Freedom: Now Forgotten Photographs by Martin Berger

Freedom: Now Forgotten Photographs by Martin Berger

And as police dogs, high pressure fire hoses,burned out churches, maimed and murdered Emmett Till and truncheon wielding police are part of the American history, Freedom Now!: Forgotten Photographs of the Civil Rights Struggle edited by Martin Berger, stands as testimony of the barely acknowledged story of depredations suffered by American blacks.Bob Adelman, Fredrick Baldwin, Dr Doris Derby, Benedict Fernandez,Bob Fitch, Matt Herron. Bill Hudson, Danny Lyon. Charles Moore and Chamian Reading

Copyright Bill Hudson

Copyright Bill Hudson

Berger curatorial vision includes and goes beyond the handful of iconic photographs that have some currency in the popular contemporary history. As the book’s’ title suggests goes beyond the accepted record. As the publisher notes,

Martin Berger presents a collection of forgotten photographs that illustrate the action, heroism, and strength of black activists in driving social and legislative change. Freedom Now! highlights the power wielded by black men, women, and children in courthouses, community centers, department stores, political conventions, schools, and streets.

Lunch Counter Protest in Raleigh North Carolina by Unidentified photographer

Lunch Counter Protest in Raleigh North Carolina by Unidentified photographer

A People's History by Howard Zinn

A People’s History by Howard Zinn

Perhaps citizens of the USA ought take a page from the Jews (as unlikely as that maybe) and designate one day a year as a day of atonement—I know the day I would choose.

* Baldwin begins his soliloquy at 11:22 of The 50 Year Argument

Currently reading The Zone of Interest by Martin Amis (Knopf)

Self Vs. Self

3 Sep
Shark by Will Self

Shark by Will Self

In lieu of spending hours transcribing my most recent (2014) chat with the now maturated ,bad boy novelist and social commentator Will Self, I call your attention to his recent auto auditory opus. Along with Martin Amis, and despite the challenges of their fiction, they are two of the most engaging and stimulating conversationalists I have encountered. “The author of novels including the Booker-shortlisted Umbrella and the newly-published Shark asks himself whether he is willfully obscure, what role addictive illness plays in his work, what it’s like living with the same character for 25 years – and how come he’s only just noticed how tall he was.”

Will Self circa 2003 [photo: Robert Birnbaum]

Will Self circa 2003 [photo: Robert Birnbaum]

I talked to Will a few times last century and the first time in this one, in 2003 for his newest novel : d most recently Dorian: An Imitation. Here’s a tidbit from that:

Robert Birnbaum: Do people still attach the word ‘jolly’ to the phrase “old England”? Is there a jolly old England?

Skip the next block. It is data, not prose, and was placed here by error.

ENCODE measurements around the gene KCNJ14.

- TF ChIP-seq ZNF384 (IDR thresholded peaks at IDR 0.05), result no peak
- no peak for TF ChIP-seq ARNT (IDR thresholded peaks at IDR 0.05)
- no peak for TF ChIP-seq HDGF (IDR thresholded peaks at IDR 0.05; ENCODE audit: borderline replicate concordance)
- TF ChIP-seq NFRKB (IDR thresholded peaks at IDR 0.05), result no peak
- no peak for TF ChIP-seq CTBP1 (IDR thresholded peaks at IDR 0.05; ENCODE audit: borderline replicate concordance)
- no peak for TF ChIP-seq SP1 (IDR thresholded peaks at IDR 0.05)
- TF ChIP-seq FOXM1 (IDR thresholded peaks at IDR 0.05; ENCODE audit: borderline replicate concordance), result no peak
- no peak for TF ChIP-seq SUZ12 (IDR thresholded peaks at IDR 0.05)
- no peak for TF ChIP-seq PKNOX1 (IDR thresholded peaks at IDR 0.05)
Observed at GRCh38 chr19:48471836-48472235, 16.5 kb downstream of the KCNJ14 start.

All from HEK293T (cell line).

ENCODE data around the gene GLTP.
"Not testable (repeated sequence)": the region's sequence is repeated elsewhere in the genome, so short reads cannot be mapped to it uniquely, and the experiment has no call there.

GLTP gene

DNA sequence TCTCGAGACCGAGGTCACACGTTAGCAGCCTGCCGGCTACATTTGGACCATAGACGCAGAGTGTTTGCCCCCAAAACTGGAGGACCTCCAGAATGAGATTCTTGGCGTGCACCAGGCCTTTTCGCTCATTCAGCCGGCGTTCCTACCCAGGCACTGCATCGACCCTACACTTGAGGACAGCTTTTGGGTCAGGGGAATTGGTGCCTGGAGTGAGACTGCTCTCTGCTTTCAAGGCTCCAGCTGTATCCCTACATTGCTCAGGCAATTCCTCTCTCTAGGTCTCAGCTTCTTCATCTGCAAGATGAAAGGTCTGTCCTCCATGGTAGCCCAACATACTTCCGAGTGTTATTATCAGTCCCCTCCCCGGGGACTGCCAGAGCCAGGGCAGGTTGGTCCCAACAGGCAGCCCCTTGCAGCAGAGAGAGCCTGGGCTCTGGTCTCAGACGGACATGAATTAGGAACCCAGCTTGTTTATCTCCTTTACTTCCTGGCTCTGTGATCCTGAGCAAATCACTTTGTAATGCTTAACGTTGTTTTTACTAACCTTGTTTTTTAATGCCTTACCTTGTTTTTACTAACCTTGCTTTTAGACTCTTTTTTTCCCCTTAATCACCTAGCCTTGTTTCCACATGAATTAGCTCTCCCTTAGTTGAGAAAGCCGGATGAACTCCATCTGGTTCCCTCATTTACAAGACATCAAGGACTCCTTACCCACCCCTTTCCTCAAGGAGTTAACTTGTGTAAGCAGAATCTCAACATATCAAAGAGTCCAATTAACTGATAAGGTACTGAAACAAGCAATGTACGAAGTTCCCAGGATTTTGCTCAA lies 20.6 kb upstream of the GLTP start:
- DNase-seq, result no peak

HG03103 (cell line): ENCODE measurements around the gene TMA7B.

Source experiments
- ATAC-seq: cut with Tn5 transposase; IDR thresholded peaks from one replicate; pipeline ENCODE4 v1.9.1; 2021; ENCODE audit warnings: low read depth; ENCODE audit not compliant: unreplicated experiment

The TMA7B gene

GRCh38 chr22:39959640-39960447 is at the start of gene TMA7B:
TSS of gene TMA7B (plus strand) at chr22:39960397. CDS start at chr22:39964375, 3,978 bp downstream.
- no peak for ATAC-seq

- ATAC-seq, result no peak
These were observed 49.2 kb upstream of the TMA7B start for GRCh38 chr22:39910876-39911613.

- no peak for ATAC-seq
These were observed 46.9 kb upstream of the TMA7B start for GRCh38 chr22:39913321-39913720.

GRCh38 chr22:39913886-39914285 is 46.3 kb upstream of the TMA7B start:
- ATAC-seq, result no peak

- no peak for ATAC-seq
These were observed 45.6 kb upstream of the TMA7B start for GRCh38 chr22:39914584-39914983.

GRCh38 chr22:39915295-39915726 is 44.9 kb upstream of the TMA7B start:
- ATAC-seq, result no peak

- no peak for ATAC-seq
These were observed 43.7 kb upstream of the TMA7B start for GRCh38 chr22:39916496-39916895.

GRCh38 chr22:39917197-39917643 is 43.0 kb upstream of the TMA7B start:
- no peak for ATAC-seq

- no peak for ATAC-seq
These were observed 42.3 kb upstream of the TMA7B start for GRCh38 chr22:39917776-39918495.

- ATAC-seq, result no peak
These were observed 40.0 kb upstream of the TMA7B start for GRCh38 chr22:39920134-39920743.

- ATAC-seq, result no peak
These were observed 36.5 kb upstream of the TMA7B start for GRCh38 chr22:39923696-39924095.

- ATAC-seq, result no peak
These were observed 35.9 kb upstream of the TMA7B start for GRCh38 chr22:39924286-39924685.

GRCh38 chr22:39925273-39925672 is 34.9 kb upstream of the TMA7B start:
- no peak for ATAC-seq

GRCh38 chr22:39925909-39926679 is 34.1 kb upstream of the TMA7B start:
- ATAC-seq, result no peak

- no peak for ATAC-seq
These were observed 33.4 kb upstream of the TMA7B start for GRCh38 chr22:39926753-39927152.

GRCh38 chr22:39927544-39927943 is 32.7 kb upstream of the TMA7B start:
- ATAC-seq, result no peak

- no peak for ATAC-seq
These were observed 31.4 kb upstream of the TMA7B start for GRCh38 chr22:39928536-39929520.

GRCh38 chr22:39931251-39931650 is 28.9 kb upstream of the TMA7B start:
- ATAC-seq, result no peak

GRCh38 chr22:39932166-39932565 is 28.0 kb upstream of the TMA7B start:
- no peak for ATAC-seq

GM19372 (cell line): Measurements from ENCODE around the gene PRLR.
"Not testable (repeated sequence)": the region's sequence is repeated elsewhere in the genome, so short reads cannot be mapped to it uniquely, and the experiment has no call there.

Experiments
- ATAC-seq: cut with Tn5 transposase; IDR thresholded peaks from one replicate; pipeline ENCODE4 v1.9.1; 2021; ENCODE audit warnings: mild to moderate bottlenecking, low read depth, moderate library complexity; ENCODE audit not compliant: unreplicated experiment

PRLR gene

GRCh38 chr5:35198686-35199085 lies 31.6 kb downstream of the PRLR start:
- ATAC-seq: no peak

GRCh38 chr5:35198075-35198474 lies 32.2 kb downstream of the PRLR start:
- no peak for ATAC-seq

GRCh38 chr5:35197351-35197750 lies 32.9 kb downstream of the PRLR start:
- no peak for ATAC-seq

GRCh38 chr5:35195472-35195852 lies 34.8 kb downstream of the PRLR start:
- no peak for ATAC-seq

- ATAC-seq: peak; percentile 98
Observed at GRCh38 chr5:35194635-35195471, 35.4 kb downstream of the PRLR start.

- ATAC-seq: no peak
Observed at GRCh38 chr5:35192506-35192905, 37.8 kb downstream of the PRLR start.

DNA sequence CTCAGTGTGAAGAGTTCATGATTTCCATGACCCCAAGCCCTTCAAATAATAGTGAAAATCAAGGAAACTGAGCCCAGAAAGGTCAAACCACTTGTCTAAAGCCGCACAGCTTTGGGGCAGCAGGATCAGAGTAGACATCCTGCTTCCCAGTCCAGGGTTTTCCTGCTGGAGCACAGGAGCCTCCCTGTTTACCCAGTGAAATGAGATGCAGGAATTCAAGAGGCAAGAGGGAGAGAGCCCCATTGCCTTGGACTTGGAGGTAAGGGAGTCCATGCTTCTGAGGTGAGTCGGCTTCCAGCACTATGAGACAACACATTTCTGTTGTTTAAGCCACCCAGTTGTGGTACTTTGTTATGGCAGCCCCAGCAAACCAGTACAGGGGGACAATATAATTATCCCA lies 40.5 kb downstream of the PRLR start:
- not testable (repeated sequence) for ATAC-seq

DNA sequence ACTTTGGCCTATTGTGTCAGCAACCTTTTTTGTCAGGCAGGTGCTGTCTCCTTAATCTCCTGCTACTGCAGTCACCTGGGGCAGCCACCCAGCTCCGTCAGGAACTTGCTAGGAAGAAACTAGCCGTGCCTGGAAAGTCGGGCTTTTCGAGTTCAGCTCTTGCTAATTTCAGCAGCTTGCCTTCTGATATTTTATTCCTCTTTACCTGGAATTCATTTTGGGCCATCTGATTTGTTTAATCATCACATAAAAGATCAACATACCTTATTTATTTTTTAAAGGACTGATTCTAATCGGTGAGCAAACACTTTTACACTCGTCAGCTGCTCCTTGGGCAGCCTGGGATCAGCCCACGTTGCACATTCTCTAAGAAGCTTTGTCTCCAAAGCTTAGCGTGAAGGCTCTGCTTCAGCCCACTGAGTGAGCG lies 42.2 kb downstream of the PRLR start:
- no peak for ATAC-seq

Will Self: No. Jolly has gone. I think where you can mark the real decline of jollity somewhat paradoxically, is to the Blair regime, the Blair government. When they came into office in ’97, on a tide of apparent jollity, a reassertion of social democratic virtues, a kicking out of the previous corrupt conservative regime that had been in place for seventeen years and was riddled with actual pecuniary corruption, that jollity was very quickly perceived publicly as an act of media manipulation. And the focus then turned to the idea that this was a new regime that was predicated in a way that no previous regime had been, not to quite the same extent, on appearance rather than reality. This was a government of spin-doctors. A government of public relations, a government that fixed its policies on the basis of focus groups, that went out and tried to get people’s assent to a policy and then moved that way around it rather than actually being a creative government. [A government] That introduced a great deal of cynicism into the British political sphere. At the same time you had a kind of schizophrenia entering public life over the issue of whether we were an economy and a society that was really taking our model from American neo-liberal economists or whether we still had a serious interest in a united Europe. That’s really been the sawhorse upon which economics and politics in Britain has very painfully fallen on its crotch for the past six years. That tends to undermine any conception of jollity. At the same time all kinds of—things have happened in Britain—like the crack cocaine epidemic has finally reached Britain.

Dorian: An Imitation by Will Self

Dorian: An Imitation by Will Self

And then there is:

RB: I recently read Colum McCann‘s Dancer, which touches upon this period of AIDS, Warholian fame clique in Manhattan and what was a matter of interest was that now looking back this need to excise all or any fun out of that era, a retrospective moralizing and denunciation…

WS: I would not quite take that view. No, I think you can say that everybody’s experience is going to be partial. Whether you are having fun is an existential proposition not a universal one, isn’t it? And fun, the very idea of fun, is curiously atemporal.

RB: (Laughs)

WS: You know you are having fun when you know what time it is. So almost by definition it’s not gonna be an observation about cultural history to say, “Didn’t we have fun?” It’s gonna be an observation about cultural amnesia.

RB: Didn’t we have fun?